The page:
Fairies, Fractious Women, and the Old Faith: Fairy Lore in Early Modern British Drama and Culture

Fairies, Fractious Women, and the Old Faith: Fairy Lore in Early Modern British Drama and Culture

Fairies, Fractious Women, and the Old Faith: Fairy Lore in Early Modern British Drama and Culture

Fairies, Fractious Women, and the Old Faith: Fairy Lore in Early Modern British Drama and Culture

Synopsis

Fairies, unruly women, and vestigial Catholicism constituted a frequently invoked triad in late sixteenth- and early seventeenth-century drama which has seldom been critically examined and therefore constitutes a significant lacuna in scholarly treatments of early modern theater, including the work of Shakespeare. Fairy tradition has lost out in scholarly critical convention to the more masculine mythologies of Christianity and classical Greece and Rome, in which female deities either serve masculine gods or are themselves masculinized (i.e., Diana as a buckskinned warrior). However, the fairy tradition is every bit as significant in our critical attempts to situate early modern texts in their historical contexts as the references to classical texts and struggles associated with state-mandated religious beliefs are widely agreed to be. fairy, rebellious woman, quasi-Catholic trio repeatedly stages resistance to early modern conceptions of appropriate class and gender conduct and state-mandated religion in A Midsummer Night's Dream, The Merry Wives of Windsor, Cymbeline, All's Well That Ends Well, and Ben Jonson's The Alchemist.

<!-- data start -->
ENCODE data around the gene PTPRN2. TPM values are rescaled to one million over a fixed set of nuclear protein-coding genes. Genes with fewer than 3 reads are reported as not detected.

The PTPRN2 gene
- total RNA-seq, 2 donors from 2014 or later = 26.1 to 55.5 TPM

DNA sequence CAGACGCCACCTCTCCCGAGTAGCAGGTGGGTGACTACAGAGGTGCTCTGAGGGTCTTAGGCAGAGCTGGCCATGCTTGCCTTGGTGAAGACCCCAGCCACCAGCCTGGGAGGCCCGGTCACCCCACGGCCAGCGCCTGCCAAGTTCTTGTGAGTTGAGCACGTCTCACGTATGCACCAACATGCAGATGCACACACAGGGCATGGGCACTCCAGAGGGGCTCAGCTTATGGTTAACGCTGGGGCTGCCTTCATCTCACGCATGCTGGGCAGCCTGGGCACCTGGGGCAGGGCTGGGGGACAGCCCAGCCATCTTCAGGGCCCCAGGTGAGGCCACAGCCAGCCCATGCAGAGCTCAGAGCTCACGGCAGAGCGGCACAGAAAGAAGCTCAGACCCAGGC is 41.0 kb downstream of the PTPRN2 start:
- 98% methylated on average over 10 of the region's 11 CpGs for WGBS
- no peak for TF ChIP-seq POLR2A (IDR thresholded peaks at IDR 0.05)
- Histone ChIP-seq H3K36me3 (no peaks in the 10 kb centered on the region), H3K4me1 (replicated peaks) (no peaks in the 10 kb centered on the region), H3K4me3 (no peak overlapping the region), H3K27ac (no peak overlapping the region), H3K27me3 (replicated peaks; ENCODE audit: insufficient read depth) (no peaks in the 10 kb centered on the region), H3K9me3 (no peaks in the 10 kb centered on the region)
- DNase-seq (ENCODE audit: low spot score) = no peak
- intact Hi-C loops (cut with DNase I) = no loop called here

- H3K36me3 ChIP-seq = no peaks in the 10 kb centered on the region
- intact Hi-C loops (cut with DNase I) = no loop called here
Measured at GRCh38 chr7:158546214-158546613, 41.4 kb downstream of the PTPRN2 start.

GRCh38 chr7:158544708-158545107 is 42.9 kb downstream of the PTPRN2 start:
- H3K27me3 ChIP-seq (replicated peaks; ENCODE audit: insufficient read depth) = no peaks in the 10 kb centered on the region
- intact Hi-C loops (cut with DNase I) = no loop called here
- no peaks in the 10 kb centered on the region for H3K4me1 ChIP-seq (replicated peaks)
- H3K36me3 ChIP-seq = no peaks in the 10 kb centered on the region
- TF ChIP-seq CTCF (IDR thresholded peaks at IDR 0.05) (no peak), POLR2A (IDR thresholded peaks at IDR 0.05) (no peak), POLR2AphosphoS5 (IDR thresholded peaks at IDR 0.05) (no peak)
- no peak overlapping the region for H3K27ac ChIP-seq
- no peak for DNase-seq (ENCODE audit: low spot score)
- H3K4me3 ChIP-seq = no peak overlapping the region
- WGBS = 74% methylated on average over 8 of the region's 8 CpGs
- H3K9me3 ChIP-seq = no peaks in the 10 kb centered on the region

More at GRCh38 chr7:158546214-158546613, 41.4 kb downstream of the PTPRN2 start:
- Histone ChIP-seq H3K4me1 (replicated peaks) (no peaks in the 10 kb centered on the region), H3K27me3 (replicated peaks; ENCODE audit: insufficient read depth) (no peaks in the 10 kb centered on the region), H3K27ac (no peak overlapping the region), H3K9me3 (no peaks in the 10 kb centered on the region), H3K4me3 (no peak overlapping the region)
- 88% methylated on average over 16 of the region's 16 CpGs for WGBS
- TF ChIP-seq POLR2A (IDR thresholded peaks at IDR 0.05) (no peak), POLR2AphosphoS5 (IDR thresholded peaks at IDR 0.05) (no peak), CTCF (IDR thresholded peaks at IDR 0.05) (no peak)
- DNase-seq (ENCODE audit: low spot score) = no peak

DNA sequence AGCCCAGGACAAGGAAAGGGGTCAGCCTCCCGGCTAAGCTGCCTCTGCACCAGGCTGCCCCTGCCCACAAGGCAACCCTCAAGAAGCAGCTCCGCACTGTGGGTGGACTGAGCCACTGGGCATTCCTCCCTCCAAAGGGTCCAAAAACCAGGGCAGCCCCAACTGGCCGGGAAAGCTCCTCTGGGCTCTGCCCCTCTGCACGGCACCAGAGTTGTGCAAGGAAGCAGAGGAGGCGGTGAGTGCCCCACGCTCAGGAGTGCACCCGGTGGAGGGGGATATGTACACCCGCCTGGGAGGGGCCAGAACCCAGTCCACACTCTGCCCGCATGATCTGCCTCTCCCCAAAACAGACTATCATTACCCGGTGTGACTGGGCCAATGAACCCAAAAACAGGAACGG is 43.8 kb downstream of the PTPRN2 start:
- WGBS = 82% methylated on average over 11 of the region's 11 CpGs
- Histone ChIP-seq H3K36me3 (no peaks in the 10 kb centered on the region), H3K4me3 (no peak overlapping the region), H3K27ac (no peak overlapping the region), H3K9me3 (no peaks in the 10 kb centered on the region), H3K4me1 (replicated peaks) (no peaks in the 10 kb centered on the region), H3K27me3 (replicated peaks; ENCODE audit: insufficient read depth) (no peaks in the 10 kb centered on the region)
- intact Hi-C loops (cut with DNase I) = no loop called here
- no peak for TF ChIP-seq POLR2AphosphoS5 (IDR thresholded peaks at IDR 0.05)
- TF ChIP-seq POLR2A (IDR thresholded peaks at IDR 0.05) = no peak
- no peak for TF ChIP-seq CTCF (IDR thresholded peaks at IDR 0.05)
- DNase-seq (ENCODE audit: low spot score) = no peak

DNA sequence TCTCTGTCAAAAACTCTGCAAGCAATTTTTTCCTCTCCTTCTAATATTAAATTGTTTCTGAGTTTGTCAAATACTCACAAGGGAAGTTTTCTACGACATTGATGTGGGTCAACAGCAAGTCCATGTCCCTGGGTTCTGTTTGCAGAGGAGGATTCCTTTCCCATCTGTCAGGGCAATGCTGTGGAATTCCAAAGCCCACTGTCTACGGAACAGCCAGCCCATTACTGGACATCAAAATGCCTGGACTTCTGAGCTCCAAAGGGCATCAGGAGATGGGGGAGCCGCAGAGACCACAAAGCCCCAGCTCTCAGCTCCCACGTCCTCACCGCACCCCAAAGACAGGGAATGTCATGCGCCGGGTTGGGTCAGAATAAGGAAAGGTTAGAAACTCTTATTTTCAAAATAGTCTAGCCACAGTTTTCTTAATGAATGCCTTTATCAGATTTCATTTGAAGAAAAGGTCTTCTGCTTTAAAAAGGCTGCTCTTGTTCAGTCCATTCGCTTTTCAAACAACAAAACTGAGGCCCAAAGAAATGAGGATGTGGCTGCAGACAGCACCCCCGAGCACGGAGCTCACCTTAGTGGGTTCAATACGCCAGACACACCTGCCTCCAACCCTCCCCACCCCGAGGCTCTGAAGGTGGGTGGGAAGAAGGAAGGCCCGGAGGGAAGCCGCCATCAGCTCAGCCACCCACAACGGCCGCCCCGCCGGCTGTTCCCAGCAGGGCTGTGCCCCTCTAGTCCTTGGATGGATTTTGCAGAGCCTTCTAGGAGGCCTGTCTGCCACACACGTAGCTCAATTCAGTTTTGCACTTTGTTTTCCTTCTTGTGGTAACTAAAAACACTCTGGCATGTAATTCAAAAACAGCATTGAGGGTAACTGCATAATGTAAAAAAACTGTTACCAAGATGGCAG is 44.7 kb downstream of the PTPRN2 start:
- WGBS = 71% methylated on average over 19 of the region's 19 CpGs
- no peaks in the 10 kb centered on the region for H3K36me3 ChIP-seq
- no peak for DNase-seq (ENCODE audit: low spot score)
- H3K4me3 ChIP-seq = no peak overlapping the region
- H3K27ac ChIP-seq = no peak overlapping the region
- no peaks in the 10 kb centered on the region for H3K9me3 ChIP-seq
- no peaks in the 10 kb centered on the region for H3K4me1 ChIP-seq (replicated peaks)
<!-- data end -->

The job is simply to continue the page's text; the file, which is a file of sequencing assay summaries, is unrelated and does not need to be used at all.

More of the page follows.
Excerpt

This project began, as so many solid research leads do, with a student's question. My introductory Shakespeare class and I had read The Comedy of Errors and Anthony and Cleopatra; we had historicized these texts and their portrayals of intransigent, sexually aggressive women by examining popular early modern English beliefs about witchcraft. When we got to Helena, the king-healer, husband-chaser heroine of All’s Well That Ends Well, one of my students asked, “Why isn’t she a witch?” I found that I had no satisfactory answer for him—at least, no answer that I felt satisfied offering.

Thus began a spate of research on early modern English witches who practiced healing arts on their social betters and lived to tell about it, and women who engaged in politically pregnant prophesying in a country in which the delineation between church and state had blurred, but managed to dodge severe punishment for sedition. With increasing frequency, I read about women who claimed to do all of this not with the aid of the devil, but with the assistance of fairies. Often, indeed, specifically with the aid of the fairies’ mysterious, overtly sexualized mistress, the fairy queen. Soon, I found myself reading about witches only to find the snatches of material that their depositions contained about encounters with fairies—snatches only because this material was not deemed important by early modern court reporters for one quite simple reason: it was not damning, while talk of covens and demonic pacts and copulation with the Prince of Darkness himself most certainly was. To utterly kill the suspense, Helena of All’s Well would not have been regarded as a witch by Shakespeare’s early seventeenth-century audiences, even though she engages in questionable healing and sexual practices, because these same attributes might well have aligned her with the fairy faithful—a class of people increasingly regarded as merely foolish by the London literati and by early modern legal authorities, and therefore not liable to the torturous interrogations and punishments meted out to those whose spiritual company emanated from the fiery confines of the Other Place.

In early modern England, fairies were associated with women and . . .

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